Veterans Day Ceremony held at Ultimate Sacrifice Memorial


Students, families and servicemen alike gathered in front of the Ultimate Sacrifice Memorial on the University of Connecticut campus on Monday for the 10th annual Veterans Day ceremony to honor all those who have served in the United States Armed Forces.

Brig. Gen. Gerald E. McDonald Jr., the Assistant Adjutant General-Air to the Connecticut National Guard, served as the keynote speaker for the event. McDonald is the military advisor for Air Force-related matters to the Adjutant General.

McDonald began his speech by talking about the Battles of Lexington and Concord in 1775 and how the “shot heard around the world” inspired the following generations of American militia.

“Since that day, brave men and women around the United States have answered the call to defend our nation, protect our allies and preserve freedom,” McDonald said.

McDonald spoke about a UConn freshman, Steven Coon, who recently enlisted in the military and chose to defer his fall semester next year to attend technical school and basic training.

“Some people might ask why Steven would put his education on hold,” McDonald said. “I believe the answer lies in the oath that he took. They [those in the military] swear oath to an idea in the Constitution, an idea that is bigger than themselves, bigger than their education and bigger than an institution.”

McDonald said the agreement that every American soldier makes unites them regardless of their differences.

“It is an idea that binds us together as Americans regardless of the color of our skin, our gender or our religious beliefs,” McDonald said. “This idea of freedom drives other nations to try to emulate us, and it strikes fear in the heart of our enemies.”

All veterans, active duty soldiers and their families deserve the utmost respect and support throughout difficult times, McDonald said.

“Today we salute the service of all veterans, and we keep in our thoughts and prayers the fallen, the missing and those who are serving in harm’s way,” McDonald said. “Though our debt to these heroes can never be repaid, our gratitude and respect must last forever.”

Alyssa Kelleher, UConn’s Director of Veterans Affairs and Military Programs (VAMP) and Nicholas Martin, a UConn Veteran student, made opening remarks at the event.

Kelleher, who was part of UConn’s Army Reserve Officers’ Training Corps (ROTC) and deployed twice to Afghanistan, told the crowd the event is far greater than just honoring the military.

“Traditionally, Veterans Day is thought of as a day to pay tribute to those who have served the United States,” Kelleher said. “For me, and I’d imagine many veterans, it’s a day on which I reflect on the amazing people who were to my left and my right on some of my best days and on some of my worst.”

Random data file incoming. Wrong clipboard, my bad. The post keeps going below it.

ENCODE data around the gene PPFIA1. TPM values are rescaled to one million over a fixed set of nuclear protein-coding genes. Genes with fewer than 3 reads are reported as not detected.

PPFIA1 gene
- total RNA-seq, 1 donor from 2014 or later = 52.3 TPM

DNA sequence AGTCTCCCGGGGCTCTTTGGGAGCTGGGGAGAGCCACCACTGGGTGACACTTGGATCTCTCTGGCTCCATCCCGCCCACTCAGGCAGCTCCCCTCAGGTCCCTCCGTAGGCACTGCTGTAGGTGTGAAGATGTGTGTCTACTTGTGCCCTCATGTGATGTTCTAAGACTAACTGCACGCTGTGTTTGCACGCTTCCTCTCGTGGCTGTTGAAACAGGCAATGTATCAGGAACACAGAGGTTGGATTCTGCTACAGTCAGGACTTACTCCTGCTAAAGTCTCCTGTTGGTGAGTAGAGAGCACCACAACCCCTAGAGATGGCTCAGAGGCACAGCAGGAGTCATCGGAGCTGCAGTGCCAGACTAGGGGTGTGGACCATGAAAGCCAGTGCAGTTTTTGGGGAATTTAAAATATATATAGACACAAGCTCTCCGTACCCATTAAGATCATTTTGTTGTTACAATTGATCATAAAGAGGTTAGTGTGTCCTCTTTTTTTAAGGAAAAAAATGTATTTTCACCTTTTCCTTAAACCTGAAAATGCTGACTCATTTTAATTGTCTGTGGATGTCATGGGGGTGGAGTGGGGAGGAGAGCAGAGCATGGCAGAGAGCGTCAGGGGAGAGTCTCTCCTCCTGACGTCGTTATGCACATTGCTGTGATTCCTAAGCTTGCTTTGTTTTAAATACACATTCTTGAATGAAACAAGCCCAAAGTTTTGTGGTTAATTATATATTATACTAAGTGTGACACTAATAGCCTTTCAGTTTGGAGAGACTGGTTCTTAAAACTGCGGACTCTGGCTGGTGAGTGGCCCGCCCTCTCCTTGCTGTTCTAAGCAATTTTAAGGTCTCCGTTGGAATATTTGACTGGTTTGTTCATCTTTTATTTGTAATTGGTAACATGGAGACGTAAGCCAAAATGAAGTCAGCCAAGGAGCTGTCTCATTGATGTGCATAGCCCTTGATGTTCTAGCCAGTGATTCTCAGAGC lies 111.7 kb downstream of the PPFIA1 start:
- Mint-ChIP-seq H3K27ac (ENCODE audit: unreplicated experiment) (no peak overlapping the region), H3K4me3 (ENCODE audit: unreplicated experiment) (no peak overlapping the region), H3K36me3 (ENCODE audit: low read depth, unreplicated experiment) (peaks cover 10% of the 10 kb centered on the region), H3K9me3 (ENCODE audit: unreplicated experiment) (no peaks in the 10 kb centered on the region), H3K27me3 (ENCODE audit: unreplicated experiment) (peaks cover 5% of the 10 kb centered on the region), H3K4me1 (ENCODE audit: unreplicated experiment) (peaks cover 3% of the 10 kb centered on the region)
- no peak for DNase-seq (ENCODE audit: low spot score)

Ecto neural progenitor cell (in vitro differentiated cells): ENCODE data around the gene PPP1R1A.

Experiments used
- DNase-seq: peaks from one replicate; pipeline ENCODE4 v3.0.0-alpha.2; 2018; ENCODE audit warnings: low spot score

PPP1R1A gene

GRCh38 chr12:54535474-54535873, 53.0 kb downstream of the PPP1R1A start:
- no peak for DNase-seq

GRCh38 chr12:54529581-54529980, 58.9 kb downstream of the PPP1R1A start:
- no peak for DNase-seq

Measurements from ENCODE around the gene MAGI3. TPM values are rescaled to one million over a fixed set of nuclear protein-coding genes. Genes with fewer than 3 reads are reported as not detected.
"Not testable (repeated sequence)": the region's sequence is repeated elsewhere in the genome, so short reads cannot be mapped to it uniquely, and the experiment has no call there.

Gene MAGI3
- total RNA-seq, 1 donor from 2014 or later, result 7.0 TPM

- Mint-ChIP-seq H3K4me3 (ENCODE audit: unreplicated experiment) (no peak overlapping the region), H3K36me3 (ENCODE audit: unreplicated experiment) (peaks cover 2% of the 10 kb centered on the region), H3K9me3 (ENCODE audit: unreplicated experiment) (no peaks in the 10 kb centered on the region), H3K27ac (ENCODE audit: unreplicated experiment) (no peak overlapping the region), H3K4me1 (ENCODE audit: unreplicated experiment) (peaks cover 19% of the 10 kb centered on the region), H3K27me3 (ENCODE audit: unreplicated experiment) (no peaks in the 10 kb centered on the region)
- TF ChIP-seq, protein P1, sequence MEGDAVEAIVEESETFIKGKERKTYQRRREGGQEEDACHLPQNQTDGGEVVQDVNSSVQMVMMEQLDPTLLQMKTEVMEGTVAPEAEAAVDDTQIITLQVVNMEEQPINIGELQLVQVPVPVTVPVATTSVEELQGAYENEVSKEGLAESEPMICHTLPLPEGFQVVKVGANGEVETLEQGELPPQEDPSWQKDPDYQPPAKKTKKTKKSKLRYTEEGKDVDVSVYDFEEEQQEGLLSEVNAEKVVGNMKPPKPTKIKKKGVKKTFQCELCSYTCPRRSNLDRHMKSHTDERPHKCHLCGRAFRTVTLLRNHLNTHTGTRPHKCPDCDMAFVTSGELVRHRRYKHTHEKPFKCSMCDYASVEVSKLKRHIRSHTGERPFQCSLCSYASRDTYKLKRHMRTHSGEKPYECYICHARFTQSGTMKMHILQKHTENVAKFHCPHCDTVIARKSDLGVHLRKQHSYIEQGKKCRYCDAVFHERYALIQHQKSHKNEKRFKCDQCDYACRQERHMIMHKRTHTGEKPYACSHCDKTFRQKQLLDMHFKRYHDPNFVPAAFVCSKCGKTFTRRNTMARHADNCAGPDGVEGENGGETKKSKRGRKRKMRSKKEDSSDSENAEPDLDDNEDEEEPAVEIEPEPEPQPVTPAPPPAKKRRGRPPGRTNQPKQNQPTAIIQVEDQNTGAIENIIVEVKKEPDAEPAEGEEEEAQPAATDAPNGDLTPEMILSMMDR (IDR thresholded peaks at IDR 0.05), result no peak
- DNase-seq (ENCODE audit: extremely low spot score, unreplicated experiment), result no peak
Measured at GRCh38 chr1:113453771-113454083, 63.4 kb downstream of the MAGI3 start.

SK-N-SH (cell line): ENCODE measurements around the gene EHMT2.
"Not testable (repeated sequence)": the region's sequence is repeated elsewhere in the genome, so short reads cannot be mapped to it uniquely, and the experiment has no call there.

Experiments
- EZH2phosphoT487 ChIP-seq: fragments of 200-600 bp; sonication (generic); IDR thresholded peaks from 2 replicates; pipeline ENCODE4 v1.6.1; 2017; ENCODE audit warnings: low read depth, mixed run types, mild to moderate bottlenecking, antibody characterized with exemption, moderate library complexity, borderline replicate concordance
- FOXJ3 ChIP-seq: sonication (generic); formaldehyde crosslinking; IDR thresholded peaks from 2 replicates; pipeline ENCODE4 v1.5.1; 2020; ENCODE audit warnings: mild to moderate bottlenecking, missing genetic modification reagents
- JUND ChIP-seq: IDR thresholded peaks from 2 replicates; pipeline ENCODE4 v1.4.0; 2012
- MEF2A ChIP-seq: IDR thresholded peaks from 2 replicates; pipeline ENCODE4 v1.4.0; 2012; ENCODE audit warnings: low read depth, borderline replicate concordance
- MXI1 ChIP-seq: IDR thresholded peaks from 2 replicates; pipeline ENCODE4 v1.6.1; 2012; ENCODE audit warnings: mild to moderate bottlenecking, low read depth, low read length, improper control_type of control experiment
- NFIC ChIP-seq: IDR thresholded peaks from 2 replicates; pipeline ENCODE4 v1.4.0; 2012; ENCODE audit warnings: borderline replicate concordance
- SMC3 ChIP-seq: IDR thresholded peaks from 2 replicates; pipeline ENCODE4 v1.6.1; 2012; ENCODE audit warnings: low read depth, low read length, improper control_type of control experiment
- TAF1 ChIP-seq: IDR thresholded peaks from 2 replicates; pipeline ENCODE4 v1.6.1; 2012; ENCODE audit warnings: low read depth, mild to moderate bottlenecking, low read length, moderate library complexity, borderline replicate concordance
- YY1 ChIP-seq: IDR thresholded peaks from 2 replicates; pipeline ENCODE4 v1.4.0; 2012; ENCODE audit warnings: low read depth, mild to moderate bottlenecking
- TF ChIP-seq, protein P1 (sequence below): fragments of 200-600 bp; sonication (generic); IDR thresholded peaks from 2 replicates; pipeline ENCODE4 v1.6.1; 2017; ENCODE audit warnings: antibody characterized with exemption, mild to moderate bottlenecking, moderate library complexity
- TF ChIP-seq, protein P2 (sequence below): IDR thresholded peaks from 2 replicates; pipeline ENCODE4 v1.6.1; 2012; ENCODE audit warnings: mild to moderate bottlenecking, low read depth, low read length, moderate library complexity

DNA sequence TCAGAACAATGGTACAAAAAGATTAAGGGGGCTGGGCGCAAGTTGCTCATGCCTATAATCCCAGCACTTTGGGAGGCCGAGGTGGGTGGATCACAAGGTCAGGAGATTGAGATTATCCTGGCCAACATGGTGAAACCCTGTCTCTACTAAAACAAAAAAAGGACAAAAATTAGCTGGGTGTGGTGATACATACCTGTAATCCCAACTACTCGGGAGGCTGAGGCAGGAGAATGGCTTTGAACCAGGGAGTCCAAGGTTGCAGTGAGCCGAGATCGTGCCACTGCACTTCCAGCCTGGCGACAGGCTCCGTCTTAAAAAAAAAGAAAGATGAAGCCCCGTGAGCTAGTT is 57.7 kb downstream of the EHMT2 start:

Kelleher said, despite the hardships that came with being in the military, she does not regret the experience.

“I know that the many men and women I served with, along with the veterans here today, would do it all again without hesitation,” Kelleher said. “For me, this is the power behind the bond that unites veterans and what makes this holiday so special.”

Four ROTC cadets from the university handled the presentation of the colors. UConn student Rebekah Mirener sang the national anthem for the audience.

The event concluded with taps performed by UConn student Micah Donley. Those in attendance were invited to the North Reading Room of the Wilbur Cross Building for refreshments immediately after.

Robert Passmore, UConn’s Veterans Benefits Coordinator and a United States Air Force veteran, said the annual ceremony is very important in its value for all citizens.

“We can’t ever forget those who have served, those who continue serving and those who have paid the ultimate sacrifice,” Passmore said. “That’s why I pulled my son out of school today to come and see the ceremony so he can understand the importance of it – it’s something that you can never lose sight of.”

Passmore said his favorite aspect of the ceremony is the keynote speakers, as they provide different views of the military and their experiences each year.

“[For keynote speakers] we’ve had congressmen and two generals from the National Guard who bring what the definition of Veterans Day is for them,” Passmore said. “So listening to their speeches and how they see it is always enjoyable for me.”

(photos taken by Judah Shingleton)

Taylor Harton is a campus correspondent for The Daily Campus. They can be reached via email at

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